The United States' Long History of Looking to Structural Solutions to Entrenched Social Inequality

By Cynthia Terrell on March 24, 2016

By Viviana Gonzalez

​Americans have long looked to structural solutions to remedy inequality. One of the most influential instances of this type of solution is the Civil Rights Act of 1964, a monumental law that met pervasive issues of discrimination with structural solutions. It addressed the social problem of de facto discrimination against minorities by creating legal avenues for victims to remedy discrimination based on religion, race, color, or national origin. However, the Civil Rights Act is not the only instance in which the federal government has turned to structural remedies. There are many other examples, including the Voting Rights Act 1965, the Equal Pay Act of 1963, and Title IX of Education Amendments of 1972. Turning to structural solutions is an American tradition.


While the Civil Rights Act prohibited discrimination on the basis of sex in employment, the groundbreaking law did have gaps when addressing sex discrimination. Discrimination on the basis of sex was not prohibited in public education or federally assisted programs. This lack of protection in education allowed for the discrimination that prompted a national campaign to end sex discrimination, led by Bernice Sandler, a qualified candidate passed over for a full-time teaching position at the University of Maryland because she “came on too strong for a woman.” With the Women’s Equity Action League, the National Organization, and other individuals, Sandler led 350 complaints against universities across the county.

​In response to the massive number of complaints, Congress set up hearings to address the sex discrimination cases brought forward. After hearing these cases, Congress decided that the executive order was not enough to fully combat the issue of sex discrimination in education--a stronger structural remedy was needed, leading to the enactment of Title IX of Education Amendments of 1972, a comprehensive federal law that bans discrimination on the basis of sex in any federally funded educational program or activity. Title IX created a federal system with which to combat the pervasive issue of sex discrimination in education on broad and personal levels, addressing issues such as admissions, athletics, employment, and sex-based harassment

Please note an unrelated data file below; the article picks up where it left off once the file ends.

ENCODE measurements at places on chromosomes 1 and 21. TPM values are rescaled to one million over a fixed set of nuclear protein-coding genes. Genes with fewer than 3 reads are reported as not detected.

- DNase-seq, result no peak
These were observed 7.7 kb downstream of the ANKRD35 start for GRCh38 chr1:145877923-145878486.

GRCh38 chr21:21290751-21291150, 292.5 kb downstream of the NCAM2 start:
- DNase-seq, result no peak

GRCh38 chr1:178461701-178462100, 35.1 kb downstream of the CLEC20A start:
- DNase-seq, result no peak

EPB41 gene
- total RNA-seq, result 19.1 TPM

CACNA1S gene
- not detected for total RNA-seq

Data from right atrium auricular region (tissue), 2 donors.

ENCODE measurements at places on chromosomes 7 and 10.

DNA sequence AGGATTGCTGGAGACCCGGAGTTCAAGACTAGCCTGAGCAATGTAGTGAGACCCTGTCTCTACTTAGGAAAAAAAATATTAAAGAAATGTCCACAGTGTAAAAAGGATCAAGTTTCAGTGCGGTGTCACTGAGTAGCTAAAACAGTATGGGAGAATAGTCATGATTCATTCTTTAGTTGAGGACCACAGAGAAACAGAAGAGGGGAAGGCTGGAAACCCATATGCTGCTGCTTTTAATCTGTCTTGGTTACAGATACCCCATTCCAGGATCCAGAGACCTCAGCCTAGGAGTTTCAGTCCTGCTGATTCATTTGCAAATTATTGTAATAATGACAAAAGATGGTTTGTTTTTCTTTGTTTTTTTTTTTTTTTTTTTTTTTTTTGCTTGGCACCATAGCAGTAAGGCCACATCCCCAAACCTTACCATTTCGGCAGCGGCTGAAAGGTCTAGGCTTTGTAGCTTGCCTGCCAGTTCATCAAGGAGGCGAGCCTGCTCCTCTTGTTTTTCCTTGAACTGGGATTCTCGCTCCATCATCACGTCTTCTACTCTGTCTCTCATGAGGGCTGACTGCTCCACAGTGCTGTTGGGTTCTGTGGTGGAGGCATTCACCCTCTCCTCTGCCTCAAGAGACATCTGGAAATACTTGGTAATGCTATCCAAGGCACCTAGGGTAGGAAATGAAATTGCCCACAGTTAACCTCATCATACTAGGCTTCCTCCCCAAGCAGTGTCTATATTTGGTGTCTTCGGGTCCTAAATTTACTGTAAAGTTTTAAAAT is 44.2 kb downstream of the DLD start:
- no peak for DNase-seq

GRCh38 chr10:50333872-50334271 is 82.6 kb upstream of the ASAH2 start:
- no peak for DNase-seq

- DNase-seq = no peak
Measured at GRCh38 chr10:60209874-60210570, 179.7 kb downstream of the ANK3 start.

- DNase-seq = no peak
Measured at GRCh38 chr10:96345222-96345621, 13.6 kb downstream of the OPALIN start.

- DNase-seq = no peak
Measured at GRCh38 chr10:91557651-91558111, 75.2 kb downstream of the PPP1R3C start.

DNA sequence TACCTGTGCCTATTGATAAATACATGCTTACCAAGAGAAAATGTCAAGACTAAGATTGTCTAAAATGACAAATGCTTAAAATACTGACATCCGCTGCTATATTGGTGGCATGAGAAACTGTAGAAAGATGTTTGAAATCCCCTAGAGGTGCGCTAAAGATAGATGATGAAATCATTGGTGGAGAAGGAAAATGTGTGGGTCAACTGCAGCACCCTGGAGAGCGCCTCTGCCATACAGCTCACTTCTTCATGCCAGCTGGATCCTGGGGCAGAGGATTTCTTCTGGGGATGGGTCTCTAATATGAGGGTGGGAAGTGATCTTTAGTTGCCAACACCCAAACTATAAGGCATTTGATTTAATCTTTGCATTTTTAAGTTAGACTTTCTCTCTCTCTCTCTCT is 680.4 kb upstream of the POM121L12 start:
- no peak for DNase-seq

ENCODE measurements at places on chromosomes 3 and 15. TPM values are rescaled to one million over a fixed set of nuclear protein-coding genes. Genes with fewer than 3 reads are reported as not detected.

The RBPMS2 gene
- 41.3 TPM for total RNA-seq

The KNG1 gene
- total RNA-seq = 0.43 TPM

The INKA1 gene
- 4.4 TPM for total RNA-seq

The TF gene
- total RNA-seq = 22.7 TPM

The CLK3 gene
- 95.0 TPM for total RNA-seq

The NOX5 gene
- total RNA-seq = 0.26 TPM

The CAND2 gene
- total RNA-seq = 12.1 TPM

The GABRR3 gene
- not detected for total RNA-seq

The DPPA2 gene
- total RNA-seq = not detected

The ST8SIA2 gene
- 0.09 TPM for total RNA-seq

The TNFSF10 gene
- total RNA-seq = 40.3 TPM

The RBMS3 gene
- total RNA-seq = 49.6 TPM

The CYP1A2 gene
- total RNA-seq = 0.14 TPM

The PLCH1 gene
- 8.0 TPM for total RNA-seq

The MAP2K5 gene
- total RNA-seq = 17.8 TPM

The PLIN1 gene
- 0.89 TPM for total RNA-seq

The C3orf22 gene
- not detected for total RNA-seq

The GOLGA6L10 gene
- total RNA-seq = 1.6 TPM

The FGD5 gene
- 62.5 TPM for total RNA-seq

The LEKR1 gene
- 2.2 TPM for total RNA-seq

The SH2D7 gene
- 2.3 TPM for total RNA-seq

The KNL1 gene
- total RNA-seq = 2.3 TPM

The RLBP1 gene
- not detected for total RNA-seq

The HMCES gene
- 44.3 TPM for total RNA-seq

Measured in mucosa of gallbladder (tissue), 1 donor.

By making education more accessible to women, Title IX has helped alleviate many of the obstacles women face academically and professionally. Since its enactment, women have increasingly earned master's, doctoral, and professional degrees. Not only have women become increasingly more educated, but they have done so in fields that are predominantly male, such as medicine, dentistry, and mathematics. The passing of Title IX completely altered the standing of women in the academic world. 

Title IX exemplifies the pential of structural solutions to effectively and tangibly address structural issues. Title IX helped bring many academic and professional fields closer to gender parity, but there is still work to be done to achieve parity, especially in the political realm. Today, women only make up 20% of the Senate, 19.3% of the House of Representatives, 12% of statewide executive offices, and 24% of state legislators despite being half of the U.S. population. The question at hand is how to make the U.S. government more representative.